So this kind of evidence is extraordinarily important. But it is also unusually complicated. In part that’s because we don’t have the original writings for any of the church fathers (this should start sounding familiar) but only manuscripts from later times that were produced by scribes who sometimes changed the texts they were copying. So the text of the church father has to be reconstructed before it can be analyzed for text-critical purposes. And there’s a particularly thorny issue involved with this: if a sixth century scribe was copying the writings of a fourth century author, he, the scribe, may well have changed the wording of the author’s scripture quotations to make them conform with the text as he, the scribe, was himself more familiar with.
But also, even more problematic, the church fathers – in their surviving writings — often do not quote their New Testament texts accurately and did not mean to do so. *Sometimes* they give long quotations that appear to be word-for-word what was in their (now no longer surviving) manuscripts. But at other times they quoted their texts loosely (as preachers and others do today still); other times they simply paraphrased their texts; other times they simply referred to or mentioned passages. All of these quotations, adaptations, and allusions have to be examined carefully, to see if they probably represent the actual texts sitting in front of the author or not.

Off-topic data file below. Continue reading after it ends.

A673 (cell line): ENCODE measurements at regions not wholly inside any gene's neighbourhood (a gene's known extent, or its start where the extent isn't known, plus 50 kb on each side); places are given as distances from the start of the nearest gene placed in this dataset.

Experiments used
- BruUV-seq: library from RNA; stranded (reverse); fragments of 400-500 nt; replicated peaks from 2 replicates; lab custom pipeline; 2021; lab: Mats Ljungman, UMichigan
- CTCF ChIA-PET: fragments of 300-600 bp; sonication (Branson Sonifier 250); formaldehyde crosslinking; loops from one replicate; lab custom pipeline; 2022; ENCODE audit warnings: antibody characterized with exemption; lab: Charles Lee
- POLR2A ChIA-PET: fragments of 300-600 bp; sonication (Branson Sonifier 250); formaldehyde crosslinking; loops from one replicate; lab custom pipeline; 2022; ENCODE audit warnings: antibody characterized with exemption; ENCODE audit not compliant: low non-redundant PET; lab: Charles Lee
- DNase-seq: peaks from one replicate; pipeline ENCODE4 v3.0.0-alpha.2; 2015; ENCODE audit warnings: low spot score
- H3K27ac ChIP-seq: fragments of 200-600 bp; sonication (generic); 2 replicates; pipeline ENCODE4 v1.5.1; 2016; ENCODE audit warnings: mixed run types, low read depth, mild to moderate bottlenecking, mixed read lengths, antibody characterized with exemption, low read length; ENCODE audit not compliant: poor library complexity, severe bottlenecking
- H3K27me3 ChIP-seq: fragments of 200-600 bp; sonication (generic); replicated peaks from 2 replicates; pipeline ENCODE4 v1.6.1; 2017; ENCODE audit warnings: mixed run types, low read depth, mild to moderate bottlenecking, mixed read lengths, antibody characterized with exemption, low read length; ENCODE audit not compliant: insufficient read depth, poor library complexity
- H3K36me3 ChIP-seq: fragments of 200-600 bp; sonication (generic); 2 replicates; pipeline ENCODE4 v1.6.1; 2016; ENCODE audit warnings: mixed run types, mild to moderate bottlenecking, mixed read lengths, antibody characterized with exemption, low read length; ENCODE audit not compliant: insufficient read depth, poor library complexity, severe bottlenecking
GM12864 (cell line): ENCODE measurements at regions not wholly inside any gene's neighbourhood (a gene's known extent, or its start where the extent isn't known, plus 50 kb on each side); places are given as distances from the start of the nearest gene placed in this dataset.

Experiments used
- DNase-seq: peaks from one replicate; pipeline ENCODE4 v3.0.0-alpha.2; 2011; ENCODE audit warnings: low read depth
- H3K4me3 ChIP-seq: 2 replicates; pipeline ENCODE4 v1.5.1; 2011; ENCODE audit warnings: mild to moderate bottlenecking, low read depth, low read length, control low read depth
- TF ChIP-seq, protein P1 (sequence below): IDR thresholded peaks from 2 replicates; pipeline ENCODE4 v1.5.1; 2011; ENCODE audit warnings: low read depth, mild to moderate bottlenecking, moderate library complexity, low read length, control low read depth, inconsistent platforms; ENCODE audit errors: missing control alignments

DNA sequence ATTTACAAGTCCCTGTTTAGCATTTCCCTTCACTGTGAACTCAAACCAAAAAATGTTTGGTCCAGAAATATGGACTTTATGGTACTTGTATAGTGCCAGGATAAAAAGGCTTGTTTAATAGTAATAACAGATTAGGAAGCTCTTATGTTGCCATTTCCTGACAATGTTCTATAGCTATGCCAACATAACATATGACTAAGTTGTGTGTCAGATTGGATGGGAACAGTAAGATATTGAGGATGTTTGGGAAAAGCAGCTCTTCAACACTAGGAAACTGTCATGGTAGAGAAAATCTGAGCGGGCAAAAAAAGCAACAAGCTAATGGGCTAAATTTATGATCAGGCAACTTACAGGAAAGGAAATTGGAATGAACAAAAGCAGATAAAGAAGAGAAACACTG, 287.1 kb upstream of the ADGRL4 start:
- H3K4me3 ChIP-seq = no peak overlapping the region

To complicate matters further, some of our Patristic texts are not in the language that the authors actually wrote in. Most of the writings of the late second-century Irenaeus are preserved only in Latin, even though he wrote in Greek. So too with much of the voluminous output of the early third century Origen. And so on.
Each father presents still other problems. Origen, for example, who is probably our most important early patristic source, moved from Alexandria to Caesarea part way through his life. So it’s important to know which books he wrote in which location, and to ask: did he take his Alexandrian manuscripts of the Bible with him, or did he start using the manuscripts that were available to him in Caesarea? And take Didymus, my guy. He was blind. So how do we know what his manuscripts looked like if he never actually saw one himself? And so on.
So, the short story is that this is a very difficult field of research. But it’s also a highly important one.